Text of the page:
Monday, 25 June 2012
There is a story in the old testament where David's son Absalom leads a rebellion to overthrow David as King -- he has the people's hearts. Reading David's reaction to the whole thing really got me thinking about my trust in God. From the moment young David was anointed as future King of Israel, he had gone from defeating Goliath, to spending ten years on the run from king Saul, to spending a few years 'backslidden' with the Philistines, to finally becoming king. Now his kingdom is taken away from him, and he still trusts in the Lord.
I wonder if I would have the same reaction? What has been used to build this "trust" thing is part of my belief?
I think that, as believers, we like the idea that we trust in God, believe in Christ and trust in Him. Basic Christianity falls apart without belief, and belief itself means nothing without trust. So this idea that Christians have that we 'trust in Christ' is not simply an idea, it is part of the foundation of our belief. E. M. Bounds once wrote, "Trust is firm belief; it is faith in full bloom. Trust is a conscious act, a fact of which we are aware."
Unlike history, no one is threatening us death if we don't say the sinners prayer. There is nothing obligating us to "be believers;" we believe and we trust because we want to. Those two things should explain to an unbeliever why we are the way we are, why we struggle so much with the things we do and don't do. When you trust someone, you trust what they say, their advice carries weight, so our actions should reflect who we believe in and who we trust. So what happens when our 'trust foundations' are shaken?
So yes we believe, and the idea that we 'trust in God' is very romantic -- it's pure, genuine, and we hope that our 'trust' has a child like faith in it's very core. Yes all that sounds lovely and nice, especially when life is good. It's easy to believe when things work out. What happens when the Absalom in our lives begins to destroy all the examples of our trust in God? Everything falls apart in a second and we are left with doubt or trust? Are we so ashamed that others might see our doubt that we continue saying the 'right things', even if we don't believe in them?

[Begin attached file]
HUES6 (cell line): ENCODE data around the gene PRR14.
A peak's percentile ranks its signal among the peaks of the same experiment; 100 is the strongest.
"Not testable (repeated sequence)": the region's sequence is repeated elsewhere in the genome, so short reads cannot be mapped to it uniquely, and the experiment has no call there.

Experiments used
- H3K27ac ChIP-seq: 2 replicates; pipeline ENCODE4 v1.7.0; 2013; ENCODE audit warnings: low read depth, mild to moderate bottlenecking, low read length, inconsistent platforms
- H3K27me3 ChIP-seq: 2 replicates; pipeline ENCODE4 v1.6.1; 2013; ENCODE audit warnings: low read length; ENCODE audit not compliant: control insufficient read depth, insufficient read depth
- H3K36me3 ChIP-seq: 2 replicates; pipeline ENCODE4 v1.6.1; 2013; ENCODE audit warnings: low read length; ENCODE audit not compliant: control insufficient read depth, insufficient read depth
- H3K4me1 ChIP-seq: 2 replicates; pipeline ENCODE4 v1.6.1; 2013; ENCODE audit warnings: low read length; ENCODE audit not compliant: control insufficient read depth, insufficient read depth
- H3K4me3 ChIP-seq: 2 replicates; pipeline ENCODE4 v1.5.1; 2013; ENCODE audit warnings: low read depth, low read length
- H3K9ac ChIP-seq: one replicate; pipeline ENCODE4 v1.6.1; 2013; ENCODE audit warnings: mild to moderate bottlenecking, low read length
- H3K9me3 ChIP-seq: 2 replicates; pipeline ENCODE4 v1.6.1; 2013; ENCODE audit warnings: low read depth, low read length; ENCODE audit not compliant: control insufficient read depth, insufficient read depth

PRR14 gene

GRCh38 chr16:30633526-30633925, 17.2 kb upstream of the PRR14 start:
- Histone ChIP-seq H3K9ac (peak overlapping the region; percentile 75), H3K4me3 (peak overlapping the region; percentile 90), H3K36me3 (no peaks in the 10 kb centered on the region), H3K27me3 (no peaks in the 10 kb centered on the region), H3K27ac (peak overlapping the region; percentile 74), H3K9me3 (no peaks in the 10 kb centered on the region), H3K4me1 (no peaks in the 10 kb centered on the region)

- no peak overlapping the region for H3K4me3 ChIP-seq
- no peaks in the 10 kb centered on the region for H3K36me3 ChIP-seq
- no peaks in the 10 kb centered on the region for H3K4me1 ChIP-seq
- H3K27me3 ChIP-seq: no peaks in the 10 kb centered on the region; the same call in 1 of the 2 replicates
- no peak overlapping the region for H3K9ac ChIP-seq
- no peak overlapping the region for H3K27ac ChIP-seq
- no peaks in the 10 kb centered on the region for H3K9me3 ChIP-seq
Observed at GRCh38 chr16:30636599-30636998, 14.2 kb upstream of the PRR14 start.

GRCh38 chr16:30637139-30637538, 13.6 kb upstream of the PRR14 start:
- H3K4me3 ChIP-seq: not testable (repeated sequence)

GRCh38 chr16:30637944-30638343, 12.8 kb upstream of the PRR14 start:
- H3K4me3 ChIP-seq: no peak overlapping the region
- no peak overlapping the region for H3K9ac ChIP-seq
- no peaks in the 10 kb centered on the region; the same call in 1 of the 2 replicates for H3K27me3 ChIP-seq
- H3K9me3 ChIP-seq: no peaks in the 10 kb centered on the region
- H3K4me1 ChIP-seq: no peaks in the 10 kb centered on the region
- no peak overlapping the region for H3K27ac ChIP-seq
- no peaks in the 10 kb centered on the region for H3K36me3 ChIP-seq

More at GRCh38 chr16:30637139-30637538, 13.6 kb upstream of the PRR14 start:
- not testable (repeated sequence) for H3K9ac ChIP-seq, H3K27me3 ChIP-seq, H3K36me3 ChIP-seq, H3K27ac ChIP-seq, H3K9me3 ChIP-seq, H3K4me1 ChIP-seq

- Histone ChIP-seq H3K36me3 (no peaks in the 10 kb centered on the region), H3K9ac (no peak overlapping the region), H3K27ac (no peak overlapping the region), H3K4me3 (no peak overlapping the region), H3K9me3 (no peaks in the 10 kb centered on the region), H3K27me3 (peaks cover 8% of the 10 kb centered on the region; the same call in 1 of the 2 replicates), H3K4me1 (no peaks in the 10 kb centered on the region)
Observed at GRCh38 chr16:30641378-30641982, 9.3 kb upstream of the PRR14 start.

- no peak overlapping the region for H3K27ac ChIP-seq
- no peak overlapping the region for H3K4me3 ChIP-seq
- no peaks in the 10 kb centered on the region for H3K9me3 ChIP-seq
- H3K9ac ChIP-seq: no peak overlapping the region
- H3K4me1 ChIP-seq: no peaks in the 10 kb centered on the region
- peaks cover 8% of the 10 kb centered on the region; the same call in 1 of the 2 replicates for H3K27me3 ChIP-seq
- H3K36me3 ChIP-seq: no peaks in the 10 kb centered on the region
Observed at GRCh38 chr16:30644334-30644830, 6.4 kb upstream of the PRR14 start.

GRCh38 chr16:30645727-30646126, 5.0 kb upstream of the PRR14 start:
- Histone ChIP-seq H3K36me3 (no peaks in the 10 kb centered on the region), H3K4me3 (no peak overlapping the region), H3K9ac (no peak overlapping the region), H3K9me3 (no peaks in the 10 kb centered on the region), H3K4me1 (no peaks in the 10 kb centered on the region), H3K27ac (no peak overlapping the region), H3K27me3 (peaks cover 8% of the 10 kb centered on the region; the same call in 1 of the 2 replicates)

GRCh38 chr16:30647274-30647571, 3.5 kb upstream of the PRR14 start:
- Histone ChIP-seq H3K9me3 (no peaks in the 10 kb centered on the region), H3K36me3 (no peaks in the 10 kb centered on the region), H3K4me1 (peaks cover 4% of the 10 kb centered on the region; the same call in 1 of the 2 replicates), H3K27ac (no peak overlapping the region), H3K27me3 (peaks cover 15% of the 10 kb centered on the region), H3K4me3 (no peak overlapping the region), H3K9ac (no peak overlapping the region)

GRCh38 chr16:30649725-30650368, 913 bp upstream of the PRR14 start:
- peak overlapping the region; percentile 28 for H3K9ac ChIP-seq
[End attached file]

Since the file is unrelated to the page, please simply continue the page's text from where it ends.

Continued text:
The mistake many believers make is we plant our trust on His blessings, without knowing that our entire foundation of 'trust' is being built wrong. We are trusting a blessing and not the one who is blessing. David lost his throne. I can't really relate to do that, but I did just lose my apartment. In David's reaction to all this we see the true foundation of his trust in God; later in the story he would tell the people who fled with him that he was ready for whatever the Lord had for him, whatever seem good for the Lord was good for David.
How I wish that my reaction was parallel with David's -- a shadow, an echo. I wish I could say, "I'm ready, whatever seems good for the Lord is good for me." I do like that idea, and I wish my heart said that to my trials. The truth is my first reaction seems far from it, but once I calm down, I realize -- I'm still here, I still believe, and I trust that the storm will be a lesson. Even if doubt has many voices, I must be very clear to myself that it is God that I trust, not His blessings, nor my own confidence. God's silence or lack of blessings should not wave my trust in Him.
David said in Psalm 118:8 "It is better to trust in the LORD than to put confidence in man." When you first look at that, it's easy to think that he means "don't trust other people." I like to believe that he is talking about himself. It is better to trust in the Lord than to trust in me.
I think when we come to the understanding that what is asked of us as believers is impossible to attain and that we at our best are still the farthest good, we will see that without 'belief' Christianity is left with only "rules". When we realize that our belief comes from an imperfect heart, and that this heart is trying to love the One who is perfect love, the impossible seems to get even bigger. It is only then will we start to see how Grace has been around us this whole time -- and that He loved us first, He does not love us back, He loves us first. I believe in that.
When has your faith, trust and belief in God been shaken? Do you feel you're prone to trusting in God's blessings rather than in Him? How can we begin to trust God even in the difficult times of our lives?